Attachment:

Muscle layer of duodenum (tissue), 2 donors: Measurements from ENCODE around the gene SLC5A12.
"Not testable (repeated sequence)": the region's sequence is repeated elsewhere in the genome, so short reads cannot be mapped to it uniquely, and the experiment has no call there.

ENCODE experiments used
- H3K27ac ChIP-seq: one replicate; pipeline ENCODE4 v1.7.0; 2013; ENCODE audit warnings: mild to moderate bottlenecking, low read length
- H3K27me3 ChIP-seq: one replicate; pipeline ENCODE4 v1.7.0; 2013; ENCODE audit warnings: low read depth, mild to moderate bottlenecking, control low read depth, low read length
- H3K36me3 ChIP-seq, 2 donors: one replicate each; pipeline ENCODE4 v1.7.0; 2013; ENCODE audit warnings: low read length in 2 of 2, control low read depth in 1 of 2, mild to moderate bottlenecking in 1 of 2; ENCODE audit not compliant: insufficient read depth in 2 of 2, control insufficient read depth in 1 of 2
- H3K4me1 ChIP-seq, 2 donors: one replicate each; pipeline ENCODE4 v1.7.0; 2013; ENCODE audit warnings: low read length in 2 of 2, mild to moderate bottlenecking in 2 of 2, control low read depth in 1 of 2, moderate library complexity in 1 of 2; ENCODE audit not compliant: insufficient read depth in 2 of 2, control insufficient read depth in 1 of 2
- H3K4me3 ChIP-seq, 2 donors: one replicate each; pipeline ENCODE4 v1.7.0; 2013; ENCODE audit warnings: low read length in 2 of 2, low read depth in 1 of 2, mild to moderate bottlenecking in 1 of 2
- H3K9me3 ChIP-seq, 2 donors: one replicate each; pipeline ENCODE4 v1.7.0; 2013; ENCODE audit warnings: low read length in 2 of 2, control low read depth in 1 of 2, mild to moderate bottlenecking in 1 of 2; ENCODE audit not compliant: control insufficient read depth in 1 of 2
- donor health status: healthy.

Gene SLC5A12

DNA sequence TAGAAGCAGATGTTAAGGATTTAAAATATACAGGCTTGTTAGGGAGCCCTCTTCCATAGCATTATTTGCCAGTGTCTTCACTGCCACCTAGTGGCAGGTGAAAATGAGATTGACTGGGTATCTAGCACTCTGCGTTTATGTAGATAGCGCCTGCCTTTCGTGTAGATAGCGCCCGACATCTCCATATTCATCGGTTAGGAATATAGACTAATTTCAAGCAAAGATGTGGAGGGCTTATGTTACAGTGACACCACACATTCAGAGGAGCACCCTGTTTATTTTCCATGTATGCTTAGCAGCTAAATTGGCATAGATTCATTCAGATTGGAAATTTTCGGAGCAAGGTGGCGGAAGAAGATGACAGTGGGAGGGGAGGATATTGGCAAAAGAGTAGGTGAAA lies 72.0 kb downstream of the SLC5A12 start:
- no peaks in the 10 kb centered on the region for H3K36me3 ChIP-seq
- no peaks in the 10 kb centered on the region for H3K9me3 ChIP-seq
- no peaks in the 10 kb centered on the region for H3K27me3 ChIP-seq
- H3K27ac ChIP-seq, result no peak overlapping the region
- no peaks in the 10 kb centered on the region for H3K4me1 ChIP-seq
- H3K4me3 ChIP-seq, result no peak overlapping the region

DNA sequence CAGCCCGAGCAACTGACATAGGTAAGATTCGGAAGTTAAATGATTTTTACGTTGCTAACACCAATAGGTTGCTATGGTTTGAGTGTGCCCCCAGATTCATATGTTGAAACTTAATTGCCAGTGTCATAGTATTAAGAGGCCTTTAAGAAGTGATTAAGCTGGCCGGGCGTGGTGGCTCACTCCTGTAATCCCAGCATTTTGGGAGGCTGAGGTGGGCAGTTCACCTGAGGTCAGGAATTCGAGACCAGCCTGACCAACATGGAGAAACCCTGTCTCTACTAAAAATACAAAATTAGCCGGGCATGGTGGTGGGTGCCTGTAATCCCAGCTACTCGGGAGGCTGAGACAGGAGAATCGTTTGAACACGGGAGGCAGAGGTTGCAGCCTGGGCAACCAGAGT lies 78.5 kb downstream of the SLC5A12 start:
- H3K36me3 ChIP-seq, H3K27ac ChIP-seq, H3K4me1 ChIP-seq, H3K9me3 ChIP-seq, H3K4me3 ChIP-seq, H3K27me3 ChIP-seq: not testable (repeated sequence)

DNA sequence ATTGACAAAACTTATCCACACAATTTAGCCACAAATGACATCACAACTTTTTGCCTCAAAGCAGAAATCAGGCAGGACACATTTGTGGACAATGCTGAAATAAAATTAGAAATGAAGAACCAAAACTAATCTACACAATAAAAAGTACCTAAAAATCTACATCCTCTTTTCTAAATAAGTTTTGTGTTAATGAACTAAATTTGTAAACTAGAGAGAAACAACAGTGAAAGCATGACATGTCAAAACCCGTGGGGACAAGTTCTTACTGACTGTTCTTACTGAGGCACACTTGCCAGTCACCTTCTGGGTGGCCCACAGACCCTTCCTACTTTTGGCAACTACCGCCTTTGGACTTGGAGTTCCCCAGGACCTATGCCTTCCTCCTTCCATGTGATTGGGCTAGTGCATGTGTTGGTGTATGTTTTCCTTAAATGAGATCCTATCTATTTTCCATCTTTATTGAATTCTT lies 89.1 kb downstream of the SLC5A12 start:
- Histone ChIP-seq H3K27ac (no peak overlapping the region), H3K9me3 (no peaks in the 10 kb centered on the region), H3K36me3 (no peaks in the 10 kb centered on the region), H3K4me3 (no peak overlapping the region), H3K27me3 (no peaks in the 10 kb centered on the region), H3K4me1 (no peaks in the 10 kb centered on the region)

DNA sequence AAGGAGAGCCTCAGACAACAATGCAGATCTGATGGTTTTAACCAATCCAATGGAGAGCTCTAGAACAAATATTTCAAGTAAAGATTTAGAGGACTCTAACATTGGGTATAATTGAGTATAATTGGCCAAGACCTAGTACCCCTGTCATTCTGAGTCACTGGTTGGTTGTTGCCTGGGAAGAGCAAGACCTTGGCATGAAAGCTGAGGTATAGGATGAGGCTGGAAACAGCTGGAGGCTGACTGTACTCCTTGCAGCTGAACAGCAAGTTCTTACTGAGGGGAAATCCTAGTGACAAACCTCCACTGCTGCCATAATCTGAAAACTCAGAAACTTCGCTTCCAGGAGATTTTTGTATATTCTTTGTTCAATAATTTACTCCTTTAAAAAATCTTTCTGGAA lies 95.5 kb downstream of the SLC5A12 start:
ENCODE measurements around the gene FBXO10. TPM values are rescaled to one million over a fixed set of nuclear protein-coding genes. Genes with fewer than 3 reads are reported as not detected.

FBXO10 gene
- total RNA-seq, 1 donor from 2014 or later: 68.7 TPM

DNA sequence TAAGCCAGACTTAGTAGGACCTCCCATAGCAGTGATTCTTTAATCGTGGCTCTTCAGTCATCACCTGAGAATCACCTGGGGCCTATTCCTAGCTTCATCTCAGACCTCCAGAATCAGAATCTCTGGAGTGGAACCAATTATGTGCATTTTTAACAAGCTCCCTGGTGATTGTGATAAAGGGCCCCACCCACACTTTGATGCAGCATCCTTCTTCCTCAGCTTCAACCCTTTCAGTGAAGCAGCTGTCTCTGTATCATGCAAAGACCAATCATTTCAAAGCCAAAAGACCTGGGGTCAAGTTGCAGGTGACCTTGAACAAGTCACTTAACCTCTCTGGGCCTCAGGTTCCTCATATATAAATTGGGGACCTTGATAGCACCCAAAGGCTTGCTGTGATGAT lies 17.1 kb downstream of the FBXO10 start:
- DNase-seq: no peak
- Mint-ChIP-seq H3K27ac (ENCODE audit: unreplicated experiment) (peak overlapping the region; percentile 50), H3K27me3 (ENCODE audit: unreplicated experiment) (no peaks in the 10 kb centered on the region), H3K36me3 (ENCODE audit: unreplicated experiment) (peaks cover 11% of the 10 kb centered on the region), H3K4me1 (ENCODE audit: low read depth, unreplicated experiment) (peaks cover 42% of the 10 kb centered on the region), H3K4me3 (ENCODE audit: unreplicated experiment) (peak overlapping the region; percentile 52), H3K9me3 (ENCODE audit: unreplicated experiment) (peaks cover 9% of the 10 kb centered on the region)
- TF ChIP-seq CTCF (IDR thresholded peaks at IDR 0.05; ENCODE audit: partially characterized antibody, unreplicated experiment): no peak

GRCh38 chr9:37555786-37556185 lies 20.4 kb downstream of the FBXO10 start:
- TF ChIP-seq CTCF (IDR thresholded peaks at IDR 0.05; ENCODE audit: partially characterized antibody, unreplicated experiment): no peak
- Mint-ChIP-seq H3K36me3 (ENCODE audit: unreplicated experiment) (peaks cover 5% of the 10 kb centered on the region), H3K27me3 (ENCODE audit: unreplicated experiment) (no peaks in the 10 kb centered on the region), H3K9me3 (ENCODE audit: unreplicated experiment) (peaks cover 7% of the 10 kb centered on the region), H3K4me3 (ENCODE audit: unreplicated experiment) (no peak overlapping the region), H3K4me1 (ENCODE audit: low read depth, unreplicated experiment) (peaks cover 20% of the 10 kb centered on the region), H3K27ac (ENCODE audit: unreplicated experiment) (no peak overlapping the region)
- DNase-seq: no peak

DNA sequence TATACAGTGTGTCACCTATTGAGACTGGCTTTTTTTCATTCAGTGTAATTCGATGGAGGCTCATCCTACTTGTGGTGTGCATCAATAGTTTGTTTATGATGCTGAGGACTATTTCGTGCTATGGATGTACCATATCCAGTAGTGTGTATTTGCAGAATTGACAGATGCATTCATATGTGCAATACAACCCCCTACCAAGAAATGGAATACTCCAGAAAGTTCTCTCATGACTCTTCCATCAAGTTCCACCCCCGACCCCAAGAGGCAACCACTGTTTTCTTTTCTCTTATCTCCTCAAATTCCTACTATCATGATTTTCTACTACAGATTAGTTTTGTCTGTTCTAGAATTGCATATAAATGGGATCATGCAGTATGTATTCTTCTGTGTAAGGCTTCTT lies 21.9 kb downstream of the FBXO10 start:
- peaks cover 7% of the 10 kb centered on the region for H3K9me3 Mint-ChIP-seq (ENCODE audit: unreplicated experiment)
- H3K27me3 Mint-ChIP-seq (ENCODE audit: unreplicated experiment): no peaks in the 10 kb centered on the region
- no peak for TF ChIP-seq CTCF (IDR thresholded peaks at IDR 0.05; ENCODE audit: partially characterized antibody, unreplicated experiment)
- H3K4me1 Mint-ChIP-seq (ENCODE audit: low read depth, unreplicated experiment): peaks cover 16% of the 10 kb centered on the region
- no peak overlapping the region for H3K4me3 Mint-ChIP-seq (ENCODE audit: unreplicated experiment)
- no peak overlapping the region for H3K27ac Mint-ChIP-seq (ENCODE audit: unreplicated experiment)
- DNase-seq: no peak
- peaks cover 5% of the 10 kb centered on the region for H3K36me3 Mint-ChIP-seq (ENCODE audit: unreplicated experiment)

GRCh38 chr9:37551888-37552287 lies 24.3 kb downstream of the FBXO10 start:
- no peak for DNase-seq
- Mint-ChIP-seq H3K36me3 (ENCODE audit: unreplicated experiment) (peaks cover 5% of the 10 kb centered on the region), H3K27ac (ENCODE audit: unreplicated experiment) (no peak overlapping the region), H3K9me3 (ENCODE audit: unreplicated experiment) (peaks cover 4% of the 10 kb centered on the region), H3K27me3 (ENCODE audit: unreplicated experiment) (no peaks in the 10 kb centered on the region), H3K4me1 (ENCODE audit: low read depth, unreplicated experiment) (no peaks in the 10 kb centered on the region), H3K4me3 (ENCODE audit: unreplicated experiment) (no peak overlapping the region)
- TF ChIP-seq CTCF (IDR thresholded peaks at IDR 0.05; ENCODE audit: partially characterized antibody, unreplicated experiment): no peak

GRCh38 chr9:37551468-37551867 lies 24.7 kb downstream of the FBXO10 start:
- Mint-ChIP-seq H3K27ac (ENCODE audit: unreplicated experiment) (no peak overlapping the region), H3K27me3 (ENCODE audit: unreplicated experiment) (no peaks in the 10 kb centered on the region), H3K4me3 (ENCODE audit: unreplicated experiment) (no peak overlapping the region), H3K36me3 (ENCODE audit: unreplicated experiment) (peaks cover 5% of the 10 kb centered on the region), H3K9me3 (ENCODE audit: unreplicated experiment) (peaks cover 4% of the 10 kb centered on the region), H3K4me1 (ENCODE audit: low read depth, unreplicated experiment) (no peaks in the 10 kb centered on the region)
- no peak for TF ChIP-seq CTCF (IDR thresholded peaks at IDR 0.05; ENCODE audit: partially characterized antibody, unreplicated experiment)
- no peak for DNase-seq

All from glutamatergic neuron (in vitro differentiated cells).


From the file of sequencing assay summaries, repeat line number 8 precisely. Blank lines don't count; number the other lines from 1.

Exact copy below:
- H3K4me3 ChIP-seq, 2 donors: one replicate each; pipeline ENCODE4 v1.7.0; 2013; ENCODE audit warnings: low read length in 2 of 2, low read depth in 1 of 2, mild to moderate bottlenecking in 1 of 2